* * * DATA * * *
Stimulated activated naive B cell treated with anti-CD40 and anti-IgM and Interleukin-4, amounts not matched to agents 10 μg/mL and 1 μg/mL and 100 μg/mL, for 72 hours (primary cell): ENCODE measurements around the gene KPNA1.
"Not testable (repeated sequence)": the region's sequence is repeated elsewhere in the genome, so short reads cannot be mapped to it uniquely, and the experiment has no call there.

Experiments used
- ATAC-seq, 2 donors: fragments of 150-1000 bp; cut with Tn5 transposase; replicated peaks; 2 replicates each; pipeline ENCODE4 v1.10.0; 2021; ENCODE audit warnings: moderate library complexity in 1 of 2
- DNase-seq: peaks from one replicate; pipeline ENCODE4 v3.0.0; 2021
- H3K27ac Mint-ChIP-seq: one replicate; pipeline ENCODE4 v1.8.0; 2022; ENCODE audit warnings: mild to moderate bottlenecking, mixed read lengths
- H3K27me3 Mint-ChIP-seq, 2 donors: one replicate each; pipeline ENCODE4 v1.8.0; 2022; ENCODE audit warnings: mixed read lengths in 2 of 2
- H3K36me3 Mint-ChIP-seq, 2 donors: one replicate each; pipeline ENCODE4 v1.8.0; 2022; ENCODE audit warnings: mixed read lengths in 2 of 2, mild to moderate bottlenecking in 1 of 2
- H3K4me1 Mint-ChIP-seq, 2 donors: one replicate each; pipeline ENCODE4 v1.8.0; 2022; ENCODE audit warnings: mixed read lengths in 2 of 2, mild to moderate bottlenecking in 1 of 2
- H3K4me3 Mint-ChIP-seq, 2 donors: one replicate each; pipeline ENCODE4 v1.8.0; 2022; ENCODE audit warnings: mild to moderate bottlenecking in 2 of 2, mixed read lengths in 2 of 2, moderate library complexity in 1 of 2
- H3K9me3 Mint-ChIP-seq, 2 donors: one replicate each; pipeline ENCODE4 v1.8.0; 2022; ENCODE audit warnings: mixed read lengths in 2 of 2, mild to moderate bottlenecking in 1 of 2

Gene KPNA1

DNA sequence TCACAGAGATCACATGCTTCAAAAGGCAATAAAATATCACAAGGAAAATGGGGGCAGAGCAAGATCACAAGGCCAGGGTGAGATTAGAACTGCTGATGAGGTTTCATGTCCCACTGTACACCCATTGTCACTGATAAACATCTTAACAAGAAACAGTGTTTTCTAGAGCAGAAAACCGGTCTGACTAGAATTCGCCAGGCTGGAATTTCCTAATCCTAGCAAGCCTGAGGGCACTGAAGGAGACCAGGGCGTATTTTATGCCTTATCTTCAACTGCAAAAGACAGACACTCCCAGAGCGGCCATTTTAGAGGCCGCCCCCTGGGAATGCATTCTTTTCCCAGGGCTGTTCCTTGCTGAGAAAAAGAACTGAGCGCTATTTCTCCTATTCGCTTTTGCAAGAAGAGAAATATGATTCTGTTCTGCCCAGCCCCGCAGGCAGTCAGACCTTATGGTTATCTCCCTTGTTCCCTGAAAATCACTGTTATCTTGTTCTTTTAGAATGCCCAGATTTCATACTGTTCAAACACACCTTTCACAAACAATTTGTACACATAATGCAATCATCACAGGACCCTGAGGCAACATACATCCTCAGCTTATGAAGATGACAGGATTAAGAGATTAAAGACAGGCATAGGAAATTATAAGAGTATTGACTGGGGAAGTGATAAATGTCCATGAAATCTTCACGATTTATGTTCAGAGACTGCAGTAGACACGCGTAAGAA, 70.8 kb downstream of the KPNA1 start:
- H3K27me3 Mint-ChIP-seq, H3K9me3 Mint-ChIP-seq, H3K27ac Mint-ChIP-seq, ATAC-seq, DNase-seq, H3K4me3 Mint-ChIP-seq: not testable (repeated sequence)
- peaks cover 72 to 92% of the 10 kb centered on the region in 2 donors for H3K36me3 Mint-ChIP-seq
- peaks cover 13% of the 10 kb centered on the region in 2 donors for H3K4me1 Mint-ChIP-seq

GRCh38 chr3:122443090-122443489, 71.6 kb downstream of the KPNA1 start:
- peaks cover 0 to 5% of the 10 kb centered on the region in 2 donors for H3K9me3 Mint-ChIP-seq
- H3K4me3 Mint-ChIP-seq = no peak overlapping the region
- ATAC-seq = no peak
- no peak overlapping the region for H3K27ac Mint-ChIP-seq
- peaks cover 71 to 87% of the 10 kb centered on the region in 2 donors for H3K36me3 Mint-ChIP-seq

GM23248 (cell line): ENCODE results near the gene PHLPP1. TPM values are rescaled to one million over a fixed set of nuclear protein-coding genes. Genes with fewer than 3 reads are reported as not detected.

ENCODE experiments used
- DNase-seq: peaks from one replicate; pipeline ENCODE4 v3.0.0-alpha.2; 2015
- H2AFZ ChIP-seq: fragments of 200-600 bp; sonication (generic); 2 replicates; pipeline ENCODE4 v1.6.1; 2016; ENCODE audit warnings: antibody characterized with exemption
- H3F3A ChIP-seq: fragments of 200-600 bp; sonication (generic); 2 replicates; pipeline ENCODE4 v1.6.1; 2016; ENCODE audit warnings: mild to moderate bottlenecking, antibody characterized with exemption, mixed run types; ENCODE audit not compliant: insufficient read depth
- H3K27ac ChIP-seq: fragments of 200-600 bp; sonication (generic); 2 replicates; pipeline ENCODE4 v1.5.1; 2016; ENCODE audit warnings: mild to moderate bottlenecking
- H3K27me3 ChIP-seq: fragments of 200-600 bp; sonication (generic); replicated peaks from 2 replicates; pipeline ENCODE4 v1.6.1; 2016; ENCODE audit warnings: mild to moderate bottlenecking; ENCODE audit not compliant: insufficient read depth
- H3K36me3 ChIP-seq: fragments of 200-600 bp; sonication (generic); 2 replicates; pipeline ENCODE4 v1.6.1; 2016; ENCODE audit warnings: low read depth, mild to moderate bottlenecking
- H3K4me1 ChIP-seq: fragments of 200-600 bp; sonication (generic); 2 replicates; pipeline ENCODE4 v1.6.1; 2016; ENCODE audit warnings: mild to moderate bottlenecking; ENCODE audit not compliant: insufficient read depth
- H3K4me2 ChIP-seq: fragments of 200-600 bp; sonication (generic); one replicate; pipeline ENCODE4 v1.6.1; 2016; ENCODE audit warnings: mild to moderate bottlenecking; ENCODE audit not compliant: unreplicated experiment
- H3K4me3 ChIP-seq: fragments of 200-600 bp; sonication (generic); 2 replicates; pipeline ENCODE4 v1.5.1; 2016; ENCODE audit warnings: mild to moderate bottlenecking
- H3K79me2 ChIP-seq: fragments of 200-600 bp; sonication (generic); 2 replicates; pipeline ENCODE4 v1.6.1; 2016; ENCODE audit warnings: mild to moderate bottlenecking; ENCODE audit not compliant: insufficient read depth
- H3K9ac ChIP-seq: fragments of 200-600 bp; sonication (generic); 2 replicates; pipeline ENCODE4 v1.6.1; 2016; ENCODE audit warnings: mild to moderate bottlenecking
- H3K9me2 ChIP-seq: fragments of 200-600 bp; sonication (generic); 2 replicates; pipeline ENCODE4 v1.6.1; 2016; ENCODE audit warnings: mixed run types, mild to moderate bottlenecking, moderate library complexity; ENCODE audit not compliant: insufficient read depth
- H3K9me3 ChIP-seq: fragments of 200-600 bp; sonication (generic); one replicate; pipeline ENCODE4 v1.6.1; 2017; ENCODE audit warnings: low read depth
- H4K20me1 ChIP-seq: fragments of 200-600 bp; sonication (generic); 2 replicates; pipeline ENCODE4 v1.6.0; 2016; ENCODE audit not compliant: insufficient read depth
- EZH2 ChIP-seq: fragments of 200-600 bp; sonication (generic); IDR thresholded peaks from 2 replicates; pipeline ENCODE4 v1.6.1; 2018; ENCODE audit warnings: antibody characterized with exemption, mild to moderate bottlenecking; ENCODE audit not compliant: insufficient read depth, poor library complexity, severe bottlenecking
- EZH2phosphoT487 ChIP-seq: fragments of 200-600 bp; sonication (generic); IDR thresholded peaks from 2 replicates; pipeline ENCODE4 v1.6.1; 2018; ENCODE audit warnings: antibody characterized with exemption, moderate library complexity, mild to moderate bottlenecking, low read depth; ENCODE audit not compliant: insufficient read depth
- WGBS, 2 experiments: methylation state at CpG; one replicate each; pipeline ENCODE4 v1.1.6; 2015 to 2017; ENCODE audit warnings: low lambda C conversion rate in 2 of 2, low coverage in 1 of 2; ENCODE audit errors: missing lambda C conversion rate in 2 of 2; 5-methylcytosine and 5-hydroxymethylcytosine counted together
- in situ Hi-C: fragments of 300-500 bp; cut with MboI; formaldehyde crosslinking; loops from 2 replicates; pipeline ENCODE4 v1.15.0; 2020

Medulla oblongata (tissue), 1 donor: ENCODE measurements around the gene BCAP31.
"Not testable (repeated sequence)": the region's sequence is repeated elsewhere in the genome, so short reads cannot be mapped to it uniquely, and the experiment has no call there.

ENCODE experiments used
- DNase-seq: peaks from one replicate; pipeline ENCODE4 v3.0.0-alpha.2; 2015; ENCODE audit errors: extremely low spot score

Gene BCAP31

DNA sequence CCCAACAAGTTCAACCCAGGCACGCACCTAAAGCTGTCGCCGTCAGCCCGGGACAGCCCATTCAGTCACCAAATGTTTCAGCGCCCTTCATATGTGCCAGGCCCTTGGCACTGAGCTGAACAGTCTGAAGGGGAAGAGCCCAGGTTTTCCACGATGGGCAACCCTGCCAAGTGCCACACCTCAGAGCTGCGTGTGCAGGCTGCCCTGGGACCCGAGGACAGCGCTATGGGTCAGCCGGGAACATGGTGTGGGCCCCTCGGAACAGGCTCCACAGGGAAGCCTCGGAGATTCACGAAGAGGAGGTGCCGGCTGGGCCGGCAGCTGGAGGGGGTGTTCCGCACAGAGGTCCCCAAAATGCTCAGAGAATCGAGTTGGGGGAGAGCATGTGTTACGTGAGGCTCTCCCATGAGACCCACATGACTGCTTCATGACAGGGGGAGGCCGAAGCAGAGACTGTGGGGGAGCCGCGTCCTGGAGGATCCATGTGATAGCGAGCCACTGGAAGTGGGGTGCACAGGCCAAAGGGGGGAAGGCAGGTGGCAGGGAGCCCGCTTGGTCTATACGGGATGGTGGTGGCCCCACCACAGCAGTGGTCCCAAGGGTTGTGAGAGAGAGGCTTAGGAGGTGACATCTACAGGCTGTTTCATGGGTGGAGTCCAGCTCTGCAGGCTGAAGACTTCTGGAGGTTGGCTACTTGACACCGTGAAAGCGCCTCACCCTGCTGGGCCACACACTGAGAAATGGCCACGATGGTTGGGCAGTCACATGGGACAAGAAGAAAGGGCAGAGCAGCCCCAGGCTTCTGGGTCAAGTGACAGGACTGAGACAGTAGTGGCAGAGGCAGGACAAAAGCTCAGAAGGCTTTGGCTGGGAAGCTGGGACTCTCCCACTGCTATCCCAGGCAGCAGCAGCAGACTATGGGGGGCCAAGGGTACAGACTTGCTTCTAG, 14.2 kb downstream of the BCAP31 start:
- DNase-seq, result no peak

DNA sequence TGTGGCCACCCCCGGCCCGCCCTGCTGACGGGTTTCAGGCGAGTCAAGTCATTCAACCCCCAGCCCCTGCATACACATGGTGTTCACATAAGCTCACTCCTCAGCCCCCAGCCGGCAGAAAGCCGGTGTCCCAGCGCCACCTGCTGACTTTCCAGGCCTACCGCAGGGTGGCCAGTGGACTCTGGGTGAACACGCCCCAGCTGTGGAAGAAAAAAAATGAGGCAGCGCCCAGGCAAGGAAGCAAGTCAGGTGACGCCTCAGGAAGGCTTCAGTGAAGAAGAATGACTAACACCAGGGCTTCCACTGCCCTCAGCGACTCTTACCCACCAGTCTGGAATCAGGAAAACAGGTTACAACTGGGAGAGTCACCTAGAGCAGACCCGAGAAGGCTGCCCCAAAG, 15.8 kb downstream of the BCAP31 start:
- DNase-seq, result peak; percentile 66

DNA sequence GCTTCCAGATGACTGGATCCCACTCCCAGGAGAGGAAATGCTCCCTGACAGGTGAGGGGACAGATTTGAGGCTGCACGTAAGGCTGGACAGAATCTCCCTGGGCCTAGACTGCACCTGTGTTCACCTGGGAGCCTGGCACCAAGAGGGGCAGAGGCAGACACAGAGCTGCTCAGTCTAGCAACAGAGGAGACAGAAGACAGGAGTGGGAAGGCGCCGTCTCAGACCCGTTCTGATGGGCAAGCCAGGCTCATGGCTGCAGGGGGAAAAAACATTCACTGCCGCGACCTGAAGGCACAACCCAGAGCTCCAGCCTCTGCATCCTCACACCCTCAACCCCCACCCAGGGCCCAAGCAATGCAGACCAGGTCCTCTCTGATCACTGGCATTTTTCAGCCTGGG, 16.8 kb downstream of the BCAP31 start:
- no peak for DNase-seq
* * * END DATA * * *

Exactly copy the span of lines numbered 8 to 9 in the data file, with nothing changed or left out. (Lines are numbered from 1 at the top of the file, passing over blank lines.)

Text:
- H3K36me3 Mint-ChIP-seq, 2 donors: one replicate each; pipeline ENCODE4 v1.8.0; 2022; ENCODE audit warnings: mixed read lengths in 2 of 2, mild to moderate bottlenecking in 1 of 2
- H3K4me1 Mint-ChIP-seq, 2 donors: one replicate each; pipeline ENCODE4 v1.8.0; 2022; ENCODE audit warnings: mixed read lengths in 2 of 2, mild to moderate bottlenecking in 1 of 2